The Human Ecosystem

        The Human Ecosystem

          Article summary

          This article explores the "human ecosystem" as an inclusive approach to ecosystem organization and management. Unlike a traditional ecosystem model, which tends to place humans on the "outside" of the ecosystem, the proposed human ecosystem model creates a synthesis between biophysical and anthropological realities for a more organized ecosystem management plan. The human ecosystem is the intertwining of the social system (institutions, cycles, and order) with critical resources (natural, socioeconomic, cultural) and the synergy created between the two.  This article describes previous social theory and academic contributions that added to the model as well as the organizing parts and subparts of the model. The authors argue that incorporating human activity into the standard ecosystem model is more representative of reality and should be adopted by researchers and institutions across a range of fields.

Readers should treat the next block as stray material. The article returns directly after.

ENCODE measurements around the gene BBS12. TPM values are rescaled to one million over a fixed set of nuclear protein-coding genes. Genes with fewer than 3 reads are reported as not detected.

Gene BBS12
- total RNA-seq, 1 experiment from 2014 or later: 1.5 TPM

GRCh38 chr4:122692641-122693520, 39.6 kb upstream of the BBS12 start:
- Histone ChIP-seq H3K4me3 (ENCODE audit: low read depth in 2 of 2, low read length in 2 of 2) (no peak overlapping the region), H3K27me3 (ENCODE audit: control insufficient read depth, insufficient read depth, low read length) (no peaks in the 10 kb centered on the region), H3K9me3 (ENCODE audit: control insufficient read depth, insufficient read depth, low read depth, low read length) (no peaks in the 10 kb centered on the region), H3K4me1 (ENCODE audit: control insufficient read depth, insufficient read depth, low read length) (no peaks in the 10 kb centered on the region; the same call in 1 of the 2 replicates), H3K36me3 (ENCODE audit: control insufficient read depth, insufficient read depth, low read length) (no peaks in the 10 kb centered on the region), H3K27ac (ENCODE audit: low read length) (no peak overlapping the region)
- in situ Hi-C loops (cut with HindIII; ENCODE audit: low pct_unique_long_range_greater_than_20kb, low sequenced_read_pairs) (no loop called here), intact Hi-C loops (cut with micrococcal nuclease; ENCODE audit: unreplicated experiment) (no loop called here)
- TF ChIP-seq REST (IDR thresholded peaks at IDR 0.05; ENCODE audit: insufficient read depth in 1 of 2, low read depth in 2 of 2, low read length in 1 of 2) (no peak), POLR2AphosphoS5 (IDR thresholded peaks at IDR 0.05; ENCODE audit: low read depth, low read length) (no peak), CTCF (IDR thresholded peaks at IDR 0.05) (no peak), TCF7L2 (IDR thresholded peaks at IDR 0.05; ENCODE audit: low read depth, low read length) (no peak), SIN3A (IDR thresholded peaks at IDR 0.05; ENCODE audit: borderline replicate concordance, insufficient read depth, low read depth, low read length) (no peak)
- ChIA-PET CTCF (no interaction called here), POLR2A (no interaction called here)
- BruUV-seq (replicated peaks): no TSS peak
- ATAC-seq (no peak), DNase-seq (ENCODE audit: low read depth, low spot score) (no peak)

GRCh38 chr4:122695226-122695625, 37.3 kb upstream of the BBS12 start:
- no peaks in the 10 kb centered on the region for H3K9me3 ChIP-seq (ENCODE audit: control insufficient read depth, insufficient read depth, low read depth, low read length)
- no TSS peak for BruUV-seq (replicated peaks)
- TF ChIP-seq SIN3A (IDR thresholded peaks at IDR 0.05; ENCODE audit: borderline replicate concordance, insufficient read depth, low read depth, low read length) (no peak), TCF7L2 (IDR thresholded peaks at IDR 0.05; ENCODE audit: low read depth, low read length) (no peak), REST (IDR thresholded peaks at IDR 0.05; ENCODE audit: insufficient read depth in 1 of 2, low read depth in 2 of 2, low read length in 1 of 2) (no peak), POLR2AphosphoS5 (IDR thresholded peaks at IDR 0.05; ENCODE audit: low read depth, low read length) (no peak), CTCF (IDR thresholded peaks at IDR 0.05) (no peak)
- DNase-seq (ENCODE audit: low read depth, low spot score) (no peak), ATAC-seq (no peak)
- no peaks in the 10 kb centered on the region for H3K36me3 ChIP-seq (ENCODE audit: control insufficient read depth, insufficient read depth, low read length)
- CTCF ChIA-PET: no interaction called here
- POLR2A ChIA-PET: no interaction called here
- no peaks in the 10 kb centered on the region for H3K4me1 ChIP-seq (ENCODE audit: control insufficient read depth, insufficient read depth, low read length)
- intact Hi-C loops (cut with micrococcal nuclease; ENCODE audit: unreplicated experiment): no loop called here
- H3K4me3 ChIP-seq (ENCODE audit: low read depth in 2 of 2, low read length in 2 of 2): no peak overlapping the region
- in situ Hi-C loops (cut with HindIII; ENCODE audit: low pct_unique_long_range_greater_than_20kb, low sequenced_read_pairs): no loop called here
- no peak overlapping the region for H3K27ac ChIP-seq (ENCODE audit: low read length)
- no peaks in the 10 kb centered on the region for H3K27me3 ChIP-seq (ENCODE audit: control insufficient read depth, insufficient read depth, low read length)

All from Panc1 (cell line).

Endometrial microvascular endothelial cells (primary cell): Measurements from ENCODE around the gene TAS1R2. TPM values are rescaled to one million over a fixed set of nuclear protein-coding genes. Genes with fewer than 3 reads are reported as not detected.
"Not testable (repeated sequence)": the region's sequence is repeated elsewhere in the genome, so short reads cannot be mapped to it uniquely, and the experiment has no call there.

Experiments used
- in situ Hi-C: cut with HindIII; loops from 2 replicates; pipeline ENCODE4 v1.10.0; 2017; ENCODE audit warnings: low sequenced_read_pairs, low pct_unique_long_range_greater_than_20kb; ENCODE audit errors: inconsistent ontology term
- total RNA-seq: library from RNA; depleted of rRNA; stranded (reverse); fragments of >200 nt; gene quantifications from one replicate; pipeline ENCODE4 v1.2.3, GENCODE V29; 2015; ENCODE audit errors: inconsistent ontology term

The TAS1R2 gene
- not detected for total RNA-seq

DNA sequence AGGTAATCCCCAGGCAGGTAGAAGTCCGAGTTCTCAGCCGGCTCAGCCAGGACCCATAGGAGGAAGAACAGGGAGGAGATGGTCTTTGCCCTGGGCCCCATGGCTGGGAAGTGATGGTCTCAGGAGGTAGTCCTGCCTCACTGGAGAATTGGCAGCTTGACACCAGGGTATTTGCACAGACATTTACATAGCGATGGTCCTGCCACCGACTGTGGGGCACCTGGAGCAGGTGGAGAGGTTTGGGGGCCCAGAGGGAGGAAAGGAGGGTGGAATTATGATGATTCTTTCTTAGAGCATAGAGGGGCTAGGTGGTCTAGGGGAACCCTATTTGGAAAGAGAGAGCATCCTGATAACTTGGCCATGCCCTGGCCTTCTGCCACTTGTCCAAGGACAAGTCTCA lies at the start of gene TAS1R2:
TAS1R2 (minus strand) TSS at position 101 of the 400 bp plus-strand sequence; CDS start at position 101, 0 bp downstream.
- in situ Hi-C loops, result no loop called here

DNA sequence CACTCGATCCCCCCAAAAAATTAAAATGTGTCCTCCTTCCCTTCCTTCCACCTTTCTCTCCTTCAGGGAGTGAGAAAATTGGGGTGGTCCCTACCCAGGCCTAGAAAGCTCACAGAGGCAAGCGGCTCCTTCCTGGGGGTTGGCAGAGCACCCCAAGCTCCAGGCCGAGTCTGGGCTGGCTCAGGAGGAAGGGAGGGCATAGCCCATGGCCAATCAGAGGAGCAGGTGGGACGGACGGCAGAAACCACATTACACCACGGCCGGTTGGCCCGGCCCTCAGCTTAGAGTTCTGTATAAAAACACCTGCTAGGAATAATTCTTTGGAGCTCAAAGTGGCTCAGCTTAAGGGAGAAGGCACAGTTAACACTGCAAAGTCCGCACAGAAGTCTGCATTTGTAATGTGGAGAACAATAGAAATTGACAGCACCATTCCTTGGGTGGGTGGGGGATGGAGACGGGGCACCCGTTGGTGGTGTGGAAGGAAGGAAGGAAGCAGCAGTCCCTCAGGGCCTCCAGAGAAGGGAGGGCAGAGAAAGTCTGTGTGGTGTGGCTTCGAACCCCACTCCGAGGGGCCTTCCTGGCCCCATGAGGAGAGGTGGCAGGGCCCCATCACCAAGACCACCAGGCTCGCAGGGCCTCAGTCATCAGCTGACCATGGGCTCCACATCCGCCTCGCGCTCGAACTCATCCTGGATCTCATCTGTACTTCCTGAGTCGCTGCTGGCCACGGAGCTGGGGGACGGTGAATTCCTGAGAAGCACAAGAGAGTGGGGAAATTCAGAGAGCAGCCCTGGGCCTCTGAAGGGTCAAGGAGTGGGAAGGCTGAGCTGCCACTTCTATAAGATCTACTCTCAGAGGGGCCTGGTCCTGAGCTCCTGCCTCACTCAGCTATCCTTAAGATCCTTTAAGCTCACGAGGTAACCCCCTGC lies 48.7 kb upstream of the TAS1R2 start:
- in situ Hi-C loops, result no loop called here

In a nutshell, this resource offers:

          • A breakdown of the human ecosystem model which is a comprehensive approach to ecology that joins sociocultural demands with a biophysical ecology model.
          • Descriptions of the parts that make up the human ecology model and how they can be measured and assessed.
          • Suggestions on incorporating the human ecology model into ecosystem management scenarios.

          How to use this resource:

          • Applying the human ecosystem model to understanding the various relationships between humans and their environment in any setting.
          • Learn about and select for unique variables to use the human ecosystem model in ecosystem management or other research. 

          Author: Gary E. Machlis, Jo E. Force and William R. Burch Jr.

          Date published: 1997

          Point of contact: Gary Machlis,

          Citation: Machlis, G. E.; Force, J. E.; Burch, W. R. 1997. The human ecosystem Part I: The human ecosystem as an organizing concept in ecosystem management. Society & Natural Resources, 10:4, 347-367.

          Resource is available online here.


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